I nodded lifelessly as they spoke to me and agreed to spend some time as an inpatient on their psychiatric ward. I was safe there, safe to cry and explore my emotions and safe to question and delve deeper into my thoughts. Though I was lost, I had fought back, and I was safe. This act of rebellion against the darkness churning underneath would set the foundation for the fighter I would become.

This was the beginning of my recovery

After speaking with a psychiatrist, I was offered treatment under the Adult Mental Health Services (AMH) and soon entered therapy. It took three years on the seesaw of depression till I returned to University to complete my pharmacy degree. In this time, I kept contact with my university tutor who was supportive and allowed me all the time I needed to reach stability. I developed a good relationship with my GP who helped in monitoring my progress and managing my medication. Once I returned to University, I received support from the Additional Support and Disability Advice Centre (ASDAC). I would find myself becoming overwhelmed with my workload and my mentor at ASDAC would help me break down my work into manageable tasks. They even provided equipment such as my dictaphone which proved crucial during difficult days where I struggled to maintain my focus through lectures.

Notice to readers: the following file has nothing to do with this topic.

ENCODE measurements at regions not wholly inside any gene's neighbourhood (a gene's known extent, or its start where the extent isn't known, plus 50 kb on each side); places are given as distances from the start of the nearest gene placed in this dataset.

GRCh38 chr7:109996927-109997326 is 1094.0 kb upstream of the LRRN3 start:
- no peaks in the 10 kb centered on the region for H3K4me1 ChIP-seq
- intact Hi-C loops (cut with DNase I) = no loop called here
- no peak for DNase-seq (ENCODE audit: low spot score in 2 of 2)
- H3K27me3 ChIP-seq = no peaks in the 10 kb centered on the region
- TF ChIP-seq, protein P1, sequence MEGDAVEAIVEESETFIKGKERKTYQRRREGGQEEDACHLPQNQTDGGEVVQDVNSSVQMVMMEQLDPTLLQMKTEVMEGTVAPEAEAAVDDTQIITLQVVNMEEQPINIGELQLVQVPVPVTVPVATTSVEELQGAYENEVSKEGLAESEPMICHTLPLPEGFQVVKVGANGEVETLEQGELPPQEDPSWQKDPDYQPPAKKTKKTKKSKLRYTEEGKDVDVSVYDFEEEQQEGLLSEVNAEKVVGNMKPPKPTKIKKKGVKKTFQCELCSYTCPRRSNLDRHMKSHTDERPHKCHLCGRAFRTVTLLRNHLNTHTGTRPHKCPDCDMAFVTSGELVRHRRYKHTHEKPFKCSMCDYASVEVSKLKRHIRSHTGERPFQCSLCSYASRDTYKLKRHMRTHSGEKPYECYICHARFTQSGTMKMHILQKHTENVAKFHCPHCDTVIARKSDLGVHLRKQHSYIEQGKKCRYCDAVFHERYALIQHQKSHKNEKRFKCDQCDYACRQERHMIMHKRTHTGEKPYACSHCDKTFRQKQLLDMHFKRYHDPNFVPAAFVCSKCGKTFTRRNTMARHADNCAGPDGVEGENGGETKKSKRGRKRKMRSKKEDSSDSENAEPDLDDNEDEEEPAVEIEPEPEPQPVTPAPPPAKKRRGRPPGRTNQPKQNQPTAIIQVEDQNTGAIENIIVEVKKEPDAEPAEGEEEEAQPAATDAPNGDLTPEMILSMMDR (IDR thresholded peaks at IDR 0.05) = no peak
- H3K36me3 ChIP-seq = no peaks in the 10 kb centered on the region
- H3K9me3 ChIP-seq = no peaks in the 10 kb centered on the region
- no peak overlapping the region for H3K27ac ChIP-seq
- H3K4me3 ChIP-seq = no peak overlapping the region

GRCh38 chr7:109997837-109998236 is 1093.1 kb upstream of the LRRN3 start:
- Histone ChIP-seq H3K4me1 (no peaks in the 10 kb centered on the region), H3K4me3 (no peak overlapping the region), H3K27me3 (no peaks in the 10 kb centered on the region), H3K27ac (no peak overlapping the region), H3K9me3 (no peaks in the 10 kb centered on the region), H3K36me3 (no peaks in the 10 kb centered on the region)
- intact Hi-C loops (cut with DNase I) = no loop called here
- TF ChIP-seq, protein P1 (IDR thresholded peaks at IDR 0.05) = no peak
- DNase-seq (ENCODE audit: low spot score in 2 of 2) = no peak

Life had improved and would continue to improve from here. Without reaching out, I fear where I would be. Those three years away from University serve as an important reminder for me; that it is possible to find your way out. Though the lows and highs of the seesaw still continued for some time, I was able to find a sense of stability and I learned to cope with life. I worked hard for my mental health because I wanted a better life.

Stand up straight and realise who you are, that you tower over your circumstances.